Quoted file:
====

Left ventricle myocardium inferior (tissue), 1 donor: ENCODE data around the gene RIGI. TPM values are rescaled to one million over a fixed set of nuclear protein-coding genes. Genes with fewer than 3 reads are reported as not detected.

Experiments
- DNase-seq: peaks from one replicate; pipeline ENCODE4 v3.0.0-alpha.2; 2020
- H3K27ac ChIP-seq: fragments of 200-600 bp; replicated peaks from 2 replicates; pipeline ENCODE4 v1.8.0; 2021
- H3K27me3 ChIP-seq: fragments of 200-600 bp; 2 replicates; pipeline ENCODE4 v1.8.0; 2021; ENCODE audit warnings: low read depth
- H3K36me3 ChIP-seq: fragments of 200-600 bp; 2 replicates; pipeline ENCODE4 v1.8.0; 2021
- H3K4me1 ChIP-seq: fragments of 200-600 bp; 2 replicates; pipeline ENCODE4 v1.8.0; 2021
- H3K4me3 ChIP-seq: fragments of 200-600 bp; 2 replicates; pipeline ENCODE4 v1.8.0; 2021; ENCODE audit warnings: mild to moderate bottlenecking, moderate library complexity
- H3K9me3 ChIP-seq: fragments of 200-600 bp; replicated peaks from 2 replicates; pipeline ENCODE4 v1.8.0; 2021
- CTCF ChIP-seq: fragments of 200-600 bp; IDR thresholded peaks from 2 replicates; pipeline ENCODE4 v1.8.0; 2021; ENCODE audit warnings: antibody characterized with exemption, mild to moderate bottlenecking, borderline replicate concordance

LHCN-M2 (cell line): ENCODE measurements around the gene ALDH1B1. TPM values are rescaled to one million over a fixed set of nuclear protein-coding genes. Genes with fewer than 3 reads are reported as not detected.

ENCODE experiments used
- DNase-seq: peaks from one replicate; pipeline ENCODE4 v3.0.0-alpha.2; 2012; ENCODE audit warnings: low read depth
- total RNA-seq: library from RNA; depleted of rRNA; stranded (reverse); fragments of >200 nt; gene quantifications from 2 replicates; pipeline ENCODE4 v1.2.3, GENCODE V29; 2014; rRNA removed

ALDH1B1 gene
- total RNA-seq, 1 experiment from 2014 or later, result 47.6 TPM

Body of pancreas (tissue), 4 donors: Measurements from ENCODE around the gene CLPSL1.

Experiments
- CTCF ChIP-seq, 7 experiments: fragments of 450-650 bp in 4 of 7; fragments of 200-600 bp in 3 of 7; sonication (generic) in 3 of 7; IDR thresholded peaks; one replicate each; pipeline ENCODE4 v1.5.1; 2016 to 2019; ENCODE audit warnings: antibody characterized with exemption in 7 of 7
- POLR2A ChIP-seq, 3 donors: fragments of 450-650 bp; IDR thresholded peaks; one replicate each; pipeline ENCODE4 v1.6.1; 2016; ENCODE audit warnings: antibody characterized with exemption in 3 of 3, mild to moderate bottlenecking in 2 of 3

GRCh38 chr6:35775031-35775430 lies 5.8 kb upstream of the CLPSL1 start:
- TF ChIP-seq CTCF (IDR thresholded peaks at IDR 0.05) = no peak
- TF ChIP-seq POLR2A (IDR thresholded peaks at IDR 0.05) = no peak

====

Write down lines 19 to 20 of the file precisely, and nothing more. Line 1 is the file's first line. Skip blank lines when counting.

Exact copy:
- CTCF ChIP-seq, 7 experiments: fragments of 450-650 bp in 4 of 7; fragments of 200-600 bp in 3 of 7; sonication (generic) in 3 of 7; IDR thresholded peaks; one replicate each; pipeline ENCODE4 v1.5.1; 2016 to 2019; ENCODE audit warnings: antibody characterized with exemption in 7 of 7
- POLR2A ChIP-seq, 3 donors: fragments of 450-650 bp; IDR thresholded peaks; one replicate each; pipeline ENCODE4 v1.6.1; 2016; ENCODE audit warnings: antibody characterized with exemption in 3 of 3, mild to moderate bottlenecking in 2 of 3